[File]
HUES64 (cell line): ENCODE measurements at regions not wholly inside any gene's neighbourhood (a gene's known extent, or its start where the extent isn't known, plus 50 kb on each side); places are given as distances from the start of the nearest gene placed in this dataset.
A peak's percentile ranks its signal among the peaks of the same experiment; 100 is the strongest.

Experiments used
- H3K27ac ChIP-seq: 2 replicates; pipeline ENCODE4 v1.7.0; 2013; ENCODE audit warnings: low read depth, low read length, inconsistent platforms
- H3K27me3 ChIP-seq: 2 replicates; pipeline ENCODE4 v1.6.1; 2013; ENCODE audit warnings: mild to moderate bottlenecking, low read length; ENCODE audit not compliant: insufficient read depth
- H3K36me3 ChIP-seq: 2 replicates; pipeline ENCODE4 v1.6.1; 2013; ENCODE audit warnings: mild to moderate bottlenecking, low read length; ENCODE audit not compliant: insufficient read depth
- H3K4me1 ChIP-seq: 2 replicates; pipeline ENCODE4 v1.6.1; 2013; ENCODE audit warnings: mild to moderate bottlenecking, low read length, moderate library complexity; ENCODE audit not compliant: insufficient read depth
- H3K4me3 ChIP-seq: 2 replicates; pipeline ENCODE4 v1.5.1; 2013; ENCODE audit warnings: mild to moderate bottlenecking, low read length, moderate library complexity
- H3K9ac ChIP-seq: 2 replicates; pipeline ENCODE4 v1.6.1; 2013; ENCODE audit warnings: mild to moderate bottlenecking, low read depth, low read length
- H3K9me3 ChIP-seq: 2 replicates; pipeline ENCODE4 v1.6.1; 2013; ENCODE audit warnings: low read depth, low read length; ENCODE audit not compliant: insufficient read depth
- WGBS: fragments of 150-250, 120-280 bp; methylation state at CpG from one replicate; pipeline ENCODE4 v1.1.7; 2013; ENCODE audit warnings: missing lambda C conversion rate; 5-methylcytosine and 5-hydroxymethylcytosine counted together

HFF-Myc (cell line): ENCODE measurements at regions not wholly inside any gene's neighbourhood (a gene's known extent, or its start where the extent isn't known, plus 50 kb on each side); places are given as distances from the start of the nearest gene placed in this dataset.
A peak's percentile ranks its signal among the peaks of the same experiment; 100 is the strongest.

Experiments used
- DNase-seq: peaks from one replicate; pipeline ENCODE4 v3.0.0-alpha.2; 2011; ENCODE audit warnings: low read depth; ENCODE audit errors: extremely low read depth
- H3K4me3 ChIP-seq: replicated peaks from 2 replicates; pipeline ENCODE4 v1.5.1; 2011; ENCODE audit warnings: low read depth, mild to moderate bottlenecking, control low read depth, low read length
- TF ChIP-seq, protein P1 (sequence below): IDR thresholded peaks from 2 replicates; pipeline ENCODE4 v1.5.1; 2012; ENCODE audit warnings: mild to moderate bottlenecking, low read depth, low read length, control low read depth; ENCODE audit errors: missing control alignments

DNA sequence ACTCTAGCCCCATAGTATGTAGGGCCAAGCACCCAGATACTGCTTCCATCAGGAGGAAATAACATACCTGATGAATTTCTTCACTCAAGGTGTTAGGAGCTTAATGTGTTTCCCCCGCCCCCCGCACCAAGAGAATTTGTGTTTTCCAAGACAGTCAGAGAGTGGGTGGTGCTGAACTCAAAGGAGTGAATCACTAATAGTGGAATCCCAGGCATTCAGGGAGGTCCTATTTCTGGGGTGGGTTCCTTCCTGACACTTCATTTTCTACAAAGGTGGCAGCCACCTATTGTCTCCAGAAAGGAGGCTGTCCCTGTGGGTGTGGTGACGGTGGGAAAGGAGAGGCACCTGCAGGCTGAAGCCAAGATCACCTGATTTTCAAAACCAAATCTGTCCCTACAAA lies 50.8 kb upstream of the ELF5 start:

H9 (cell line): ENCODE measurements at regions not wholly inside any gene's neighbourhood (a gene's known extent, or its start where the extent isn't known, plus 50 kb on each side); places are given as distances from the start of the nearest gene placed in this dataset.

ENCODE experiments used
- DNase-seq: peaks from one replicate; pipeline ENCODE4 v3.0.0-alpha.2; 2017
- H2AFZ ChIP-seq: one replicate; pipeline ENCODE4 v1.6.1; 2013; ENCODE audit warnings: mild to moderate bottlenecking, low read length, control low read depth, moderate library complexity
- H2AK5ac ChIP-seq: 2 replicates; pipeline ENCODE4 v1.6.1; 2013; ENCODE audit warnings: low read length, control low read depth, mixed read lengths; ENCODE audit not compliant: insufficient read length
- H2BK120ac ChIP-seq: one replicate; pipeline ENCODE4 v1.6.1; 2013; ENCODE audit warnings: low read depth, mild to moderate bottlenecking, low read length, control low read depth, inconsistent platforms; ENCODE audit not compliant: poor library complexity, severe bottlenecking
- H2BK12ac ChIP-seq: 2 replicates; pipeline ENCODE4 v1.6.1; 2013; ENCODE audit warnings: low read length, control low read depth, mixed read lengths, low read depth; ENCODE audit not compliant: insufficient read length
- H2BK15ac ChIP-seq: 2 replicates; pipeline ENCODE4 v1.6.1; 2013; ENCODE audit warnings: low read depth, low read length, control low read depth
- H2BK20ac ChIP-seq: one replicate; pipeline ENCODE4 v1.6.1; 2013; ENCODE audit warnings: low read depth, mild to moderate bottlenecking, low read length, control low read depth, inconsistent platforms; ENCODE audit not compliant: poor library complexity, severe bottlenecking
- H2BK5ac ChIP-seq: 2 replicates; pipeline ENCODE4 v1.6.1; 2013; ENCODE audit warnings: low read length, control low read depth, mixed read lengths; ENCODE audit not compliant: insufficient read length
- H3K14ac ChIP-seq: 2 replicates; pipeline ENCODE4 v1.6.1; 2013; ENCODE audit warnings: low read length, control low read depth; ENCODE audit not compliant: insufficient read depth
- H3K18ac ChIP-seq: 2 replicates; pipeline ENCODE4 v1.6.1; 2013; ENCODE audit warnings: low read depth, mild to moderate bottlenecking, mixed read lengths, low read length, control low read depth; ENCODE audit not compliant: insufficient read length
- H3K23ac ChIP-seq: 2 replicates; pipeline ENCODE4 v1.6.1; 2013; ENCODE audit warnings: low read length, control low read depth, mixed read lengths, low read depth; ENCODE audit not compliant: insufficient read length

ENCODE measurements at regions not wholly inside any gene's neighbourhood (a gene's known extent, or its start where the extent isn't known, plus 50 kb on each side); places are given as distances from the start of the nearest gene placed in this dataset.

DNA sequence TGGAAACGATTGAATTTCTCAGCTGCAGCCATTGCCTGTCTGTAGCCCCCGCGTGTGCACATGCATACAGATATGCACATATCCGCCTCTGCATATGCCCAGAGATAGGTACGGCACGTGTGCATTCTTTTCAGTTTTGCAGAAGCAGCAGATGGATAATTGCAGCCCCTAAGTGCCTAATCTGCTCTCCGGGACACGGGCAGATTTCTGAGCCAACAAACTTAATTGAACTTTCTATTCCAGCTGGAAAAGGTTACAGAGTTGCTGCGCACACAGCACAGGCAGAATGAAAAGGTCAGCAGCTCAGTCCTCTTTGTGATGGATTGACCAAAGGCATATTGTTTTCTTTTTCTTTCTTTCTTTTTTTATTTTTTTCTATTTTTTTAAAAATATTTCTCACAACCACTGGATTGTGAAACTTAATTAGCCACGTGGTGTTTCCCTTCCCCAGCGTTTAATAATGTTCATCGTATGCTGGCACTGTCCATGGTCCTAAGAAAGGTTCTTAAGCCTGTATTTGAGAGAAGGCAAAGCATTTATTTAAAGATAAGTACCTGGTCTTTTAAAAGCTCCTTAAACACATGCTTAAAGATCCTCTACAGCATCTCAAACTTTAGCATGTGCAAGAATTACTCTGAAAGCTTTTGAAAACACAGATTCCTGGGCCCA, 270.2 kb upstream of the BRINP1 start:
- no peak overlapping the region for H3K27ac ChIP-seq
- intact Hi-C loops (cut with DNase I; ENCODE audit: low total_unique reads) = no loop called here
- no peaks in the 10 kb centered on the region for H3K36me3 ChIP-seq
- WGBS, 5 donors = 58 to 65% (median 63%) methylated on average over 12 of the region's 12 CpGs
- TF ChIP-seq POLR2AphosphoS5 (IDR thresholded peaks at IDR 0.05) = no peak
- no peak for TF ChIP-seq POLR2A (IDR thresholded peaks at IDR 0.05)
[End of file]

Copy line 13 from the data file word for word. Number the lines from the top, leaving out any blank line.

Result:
A peak's percentile ranks its signal among the peaks of the same experiment; 100 is the strongest.